A new estimate shows the federal health care overhaul will cost Indiana at least $2.9 billion over the next decade.
That estimate released Friday from an outside actuary hired by the state is lower than the actuary's "worst case
scenario" given two weeks ago. But Gov. Mitch Daniels said the burden to Indiana taxpayers is still enormous.
"Dollars that could have gone to public education or other purposes will be diverted to pay for this latest federal
mandate, or taxes will be increased sharply, or both," Daniels said.
The previous projection from Milliman Inc. said the state would have to spend an extra $3.6 billion in the next 10 years
because of health care changes. That estimate assumed that the Medicaid program will enroll all eligible Indiana residents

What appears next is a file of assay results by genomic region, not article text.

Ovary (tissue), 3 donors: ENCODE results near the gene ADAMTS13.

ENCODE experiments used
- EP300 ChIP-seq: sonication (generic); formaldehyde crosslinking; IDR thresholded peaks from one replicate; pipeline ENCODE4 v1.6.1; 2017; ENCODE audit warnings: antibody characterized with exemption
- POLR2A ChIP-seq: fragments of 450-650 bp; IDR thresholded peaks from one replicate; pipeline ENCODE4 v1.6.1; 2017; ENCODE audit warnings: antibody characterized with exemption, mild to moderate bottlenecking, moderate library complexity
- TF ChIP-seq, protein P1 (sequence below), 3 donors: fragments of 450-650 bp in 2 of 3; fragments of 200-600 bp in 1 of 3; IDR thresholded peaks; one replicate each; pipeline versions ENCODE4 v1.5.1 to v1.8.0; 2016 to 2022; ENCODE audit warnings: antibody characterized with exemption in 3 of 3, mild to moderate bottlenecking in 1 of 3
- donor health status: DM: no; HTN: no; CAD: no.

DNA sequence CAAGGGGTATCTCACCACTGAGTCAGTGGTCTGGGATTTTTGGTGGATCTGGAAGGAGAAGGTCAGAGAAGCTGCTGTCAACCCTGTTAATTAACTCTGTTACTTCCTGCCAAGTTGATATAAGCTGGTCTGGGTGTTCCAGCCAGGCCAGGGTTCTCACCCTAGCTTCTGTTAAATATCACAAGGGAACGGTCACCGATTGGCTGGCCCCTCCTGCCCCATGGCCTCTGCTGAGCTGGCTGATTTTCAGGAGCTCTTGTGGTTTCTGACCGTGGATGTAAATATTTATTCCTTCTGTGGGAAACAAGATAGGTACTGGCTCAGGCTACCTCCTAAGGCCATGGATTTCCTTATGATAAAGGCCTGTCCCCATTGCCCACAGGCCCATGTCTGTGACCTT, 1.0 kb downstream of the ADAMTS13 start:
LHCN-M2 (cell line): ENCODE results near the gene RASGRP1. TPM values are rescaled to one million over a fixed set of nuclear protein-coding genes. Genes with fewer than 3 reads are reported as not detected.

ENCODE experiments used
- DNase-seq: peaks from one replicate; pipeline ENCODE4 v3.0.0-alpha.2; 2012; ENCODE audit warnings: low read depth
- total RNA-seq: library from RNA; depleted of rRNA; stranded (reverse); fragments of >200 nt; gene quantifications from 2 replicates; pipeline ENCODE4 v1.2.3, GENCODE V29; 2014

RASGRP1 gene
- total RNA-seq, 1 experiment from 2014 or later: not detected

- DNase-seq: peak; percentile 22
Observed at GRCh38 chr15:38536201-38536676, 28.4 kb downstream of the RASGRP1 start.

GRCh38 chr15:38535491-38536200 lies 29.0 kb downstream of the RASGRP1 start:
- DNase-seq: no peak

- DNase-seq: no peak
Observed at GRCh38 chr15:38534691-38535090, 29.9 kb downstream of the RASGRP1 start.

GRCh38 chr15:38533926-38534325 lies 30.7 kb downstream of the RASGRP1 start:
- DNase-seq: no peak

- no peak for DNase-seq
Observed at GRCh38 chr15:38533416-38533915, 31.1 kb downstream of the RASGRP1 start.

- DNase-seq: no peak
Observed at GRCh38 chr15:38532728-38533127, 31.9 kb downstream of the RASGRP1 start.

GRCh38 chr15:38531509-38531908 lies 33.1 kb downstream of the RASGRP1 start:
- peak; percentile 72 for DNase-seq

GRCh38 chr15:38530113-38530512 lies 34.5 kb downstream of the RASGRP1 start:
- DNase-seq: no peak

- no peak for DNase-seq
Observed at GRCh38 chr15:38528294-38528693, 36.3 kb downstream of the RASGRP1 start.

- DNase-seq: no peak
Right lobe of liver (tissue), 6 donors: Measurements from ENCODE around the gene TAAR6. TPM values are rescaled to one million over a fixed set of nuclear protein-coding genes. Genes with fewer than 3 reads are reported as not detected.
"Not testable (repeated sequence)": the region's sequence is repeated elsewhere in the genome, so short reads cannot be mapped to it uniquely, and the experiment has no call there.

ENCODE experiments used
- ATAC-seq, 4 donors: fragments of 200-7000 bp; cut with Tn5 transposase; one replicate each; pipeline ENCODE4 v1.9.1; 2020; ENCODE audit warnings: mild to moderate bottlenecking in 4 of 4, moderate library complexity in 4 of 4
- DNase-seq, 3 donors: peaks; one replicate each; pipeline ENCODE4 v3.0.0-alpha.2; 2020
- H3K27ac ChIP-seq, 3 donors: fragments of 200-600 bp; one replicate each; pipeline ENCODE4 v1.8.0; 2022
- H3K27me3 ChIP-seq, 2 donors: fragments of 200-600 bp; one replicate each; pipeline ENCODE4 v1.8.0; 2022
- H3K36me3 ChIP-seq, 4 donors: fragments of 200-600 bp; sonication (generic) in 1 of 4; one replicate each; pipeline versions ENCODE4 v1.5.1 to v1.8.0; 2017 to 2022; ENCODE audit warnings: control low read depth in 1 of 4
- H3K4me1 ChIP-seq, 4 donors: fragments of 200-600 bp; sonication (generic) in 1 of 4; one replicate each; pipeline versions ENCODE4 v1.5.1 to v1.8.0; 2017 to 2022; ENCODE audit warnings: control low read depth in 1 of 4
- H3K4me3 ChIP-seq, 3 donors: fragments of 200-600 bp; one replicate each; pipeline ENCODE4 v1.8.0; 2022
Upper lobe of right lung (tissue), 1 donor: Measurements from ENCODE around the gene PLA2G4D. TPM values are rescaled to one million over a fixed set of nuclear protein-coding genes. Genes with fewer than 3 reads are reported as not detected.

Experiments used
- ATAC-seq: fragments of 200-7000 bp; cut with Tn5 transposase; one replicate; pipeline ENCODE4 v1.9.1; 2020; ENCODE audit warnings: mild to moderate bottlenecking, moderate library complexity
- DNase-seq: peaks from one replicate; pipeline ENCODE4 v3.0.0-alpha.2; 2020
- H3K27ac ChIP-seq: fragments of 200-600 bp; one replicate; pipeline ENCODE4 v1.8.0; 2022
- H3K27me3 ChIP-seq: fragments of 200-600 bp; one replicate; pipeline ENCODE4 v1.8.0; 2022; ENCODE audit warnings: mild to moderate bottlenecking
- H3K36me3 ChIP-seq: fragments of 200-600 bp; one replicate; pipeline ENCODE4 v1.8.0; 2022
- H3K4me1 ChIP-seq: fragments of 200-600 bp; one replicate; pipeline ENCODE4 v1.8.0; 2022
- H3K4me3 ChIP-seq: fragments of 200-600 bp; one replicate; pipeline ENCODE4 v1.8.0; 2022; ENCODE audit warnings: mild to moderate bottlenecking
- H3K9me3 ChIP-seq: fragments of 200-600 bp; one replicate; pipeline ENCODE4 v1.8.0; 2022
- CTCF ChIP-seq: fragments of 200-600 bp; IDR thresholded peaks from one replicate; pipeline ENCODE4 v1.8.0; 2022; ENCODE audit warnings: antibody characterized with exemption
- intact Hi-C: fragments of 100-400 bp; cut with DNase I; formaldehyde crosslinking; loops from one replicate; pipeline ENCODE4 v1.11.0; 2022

— federal estimates project only about 80 percent — and that they will drop existing private insurance through
employers and other means for the government coverage.
Democratic Reps. Baron Hill and Andre Carson criticized the "worst case scenario" released in May and it was an
attempt by Daniels to "politically assail health reform."
"Presenting Hoosiers with misleading and inflated projections is not productive and detracts from the important work
at hand," Hill and Carson said in a joint statement.
So, Daniels said, a new report was run assuming less growth in Medicaid enrollment. The new estimate assumes Medicaid participation
rates of 80 percent for uninsured adults and 50 percent for insured adults.
Daniels wrote in a letter to Hill and Carson that the new lowest-cost scenario assumes that "hundreds of thousands of
eligible Hoosiers will decide to pay for something they can get for 'free.'"
But Daniels said even an increase of $2.9 billion over 10 years is a huge blow to the state. Daniels said he personally favors
the repeal of the health care overhaul, but that it's his job as governor to deal with the "grim reality" of